In addition, before claiming rights to a territory, it is necessary to have access to it and the opportunity to carry out activities there. In the case of the Lunar Embassy and its ilk, this is clearly not the case. For example, when NASA landed the NEAR Shoemaker device on the asteroid Eros (433 Eros) in 2001, some Gregory Nemitz claimed to be the owner of this asteroid and billed the agency for “placing the station.” It is clear that his claims were simply ignored.
So, the activities of such sellers can be compared to the business of selling stars. The buyer of a plot on the moon will receive a beautiful certificate and a map, which can be hung in a frame on the wall or given as a birthday present to someone. But all this will not have legal force. None of the countries that signed the Outer Space Treaty will ever recognize such documents. So far, the only legal operation to purchase an object on the Moon was carried out in 1993. Then, at the Sotheby’s auction, the Russian Lavochkin Research and Production Association sold Lunokhod-2 and the Luna-21 station to Richard Garriott, who later flew to the ISS as a tourist. The amount of the deal was $68,500.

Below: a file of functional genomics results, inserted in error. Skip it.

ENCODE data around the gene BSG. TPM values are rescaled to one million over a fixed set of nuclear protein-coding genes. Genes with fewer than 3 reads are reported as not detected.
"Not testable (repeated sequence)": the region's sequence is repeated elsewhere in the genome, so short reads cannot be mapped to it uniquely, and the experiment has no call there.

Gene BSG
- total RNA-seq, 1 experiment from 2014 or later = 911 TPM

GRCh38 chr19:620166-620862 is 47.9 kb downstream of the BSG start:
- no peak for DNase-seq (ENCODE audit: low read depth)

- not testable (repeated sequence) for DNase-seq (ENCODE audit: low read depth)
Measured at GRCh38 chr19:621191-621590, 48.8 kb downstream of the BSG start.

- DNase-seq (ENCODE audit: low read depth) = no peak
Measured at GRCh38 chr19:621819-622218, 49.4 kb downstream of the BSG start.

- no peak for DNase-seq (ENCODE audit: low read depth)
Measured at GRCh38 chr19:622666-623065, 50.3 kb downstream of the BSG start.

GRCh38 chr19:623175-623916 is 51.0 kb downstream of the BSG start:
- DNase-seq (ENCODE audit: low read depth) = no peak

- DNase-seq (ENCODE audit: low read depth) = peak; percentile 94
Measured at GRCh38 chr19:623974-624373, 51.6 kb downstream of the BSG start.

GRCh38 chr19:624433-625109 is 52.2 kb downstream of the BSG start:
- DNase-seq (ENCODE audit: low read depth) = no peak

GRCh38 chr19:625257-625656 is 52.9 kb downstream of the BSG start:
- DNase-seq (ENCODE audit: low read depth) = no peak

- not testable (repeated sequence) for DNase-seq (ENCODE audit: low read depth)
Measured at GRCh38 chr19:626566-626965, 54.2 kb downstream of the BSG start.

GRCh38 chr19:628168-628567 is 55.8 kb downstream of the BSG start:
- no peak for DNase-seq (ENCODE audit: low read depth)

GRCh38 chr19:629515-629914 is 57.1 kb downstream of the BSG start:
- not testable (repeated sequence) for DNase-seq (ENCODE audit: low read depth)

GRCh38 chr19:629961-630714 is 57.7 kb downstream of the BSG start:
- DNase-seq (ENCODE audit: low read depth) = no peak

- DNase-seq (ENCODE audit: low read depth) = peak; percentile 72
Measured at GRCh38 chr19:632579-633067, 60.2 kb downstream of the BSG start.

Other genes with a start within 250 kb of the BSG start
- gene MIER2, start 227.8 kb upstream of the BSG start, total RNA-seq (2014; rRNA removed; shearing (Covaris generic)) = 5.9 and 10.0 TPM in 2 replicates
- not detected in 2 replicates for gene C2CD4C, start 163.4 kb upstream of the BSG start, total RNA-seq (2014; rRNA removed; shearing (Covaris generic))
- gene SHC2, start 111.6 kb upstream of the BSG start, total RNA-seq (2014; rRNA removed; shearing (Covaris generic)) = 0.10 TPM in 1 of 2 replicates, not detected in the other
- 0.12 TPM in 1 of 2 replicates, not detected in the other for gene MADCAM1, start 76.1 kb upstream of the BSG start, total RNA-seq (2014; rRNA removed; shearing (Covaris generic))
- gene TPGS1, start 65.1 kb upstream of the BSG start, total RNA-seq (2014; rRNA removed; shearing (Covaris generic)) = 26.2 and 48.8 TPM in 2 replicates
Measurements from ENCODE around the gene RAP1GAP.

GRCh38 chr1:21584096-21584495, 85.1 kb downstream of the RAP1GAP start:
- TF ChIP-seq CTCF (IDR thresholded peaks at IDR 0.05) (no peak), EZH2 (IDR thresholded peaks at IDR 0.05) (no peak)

So, today the status of the Moon can be compared to that of Antarctica. The treaty signed in 1959 determined that the Southernmost Continent does not belong to any state. It prohibits any military activity or mining, but allows scientific research.
At the same time, due to the rapid development of technologies, the situation may change. For example, in 2015, a law was passed in the USA that gives American companies the right to own resources mined in outer space. It is likely that in the near future countries of the Earth will adopt a new, more detailed, international agreement on the use of space to settle possible legal conflicts.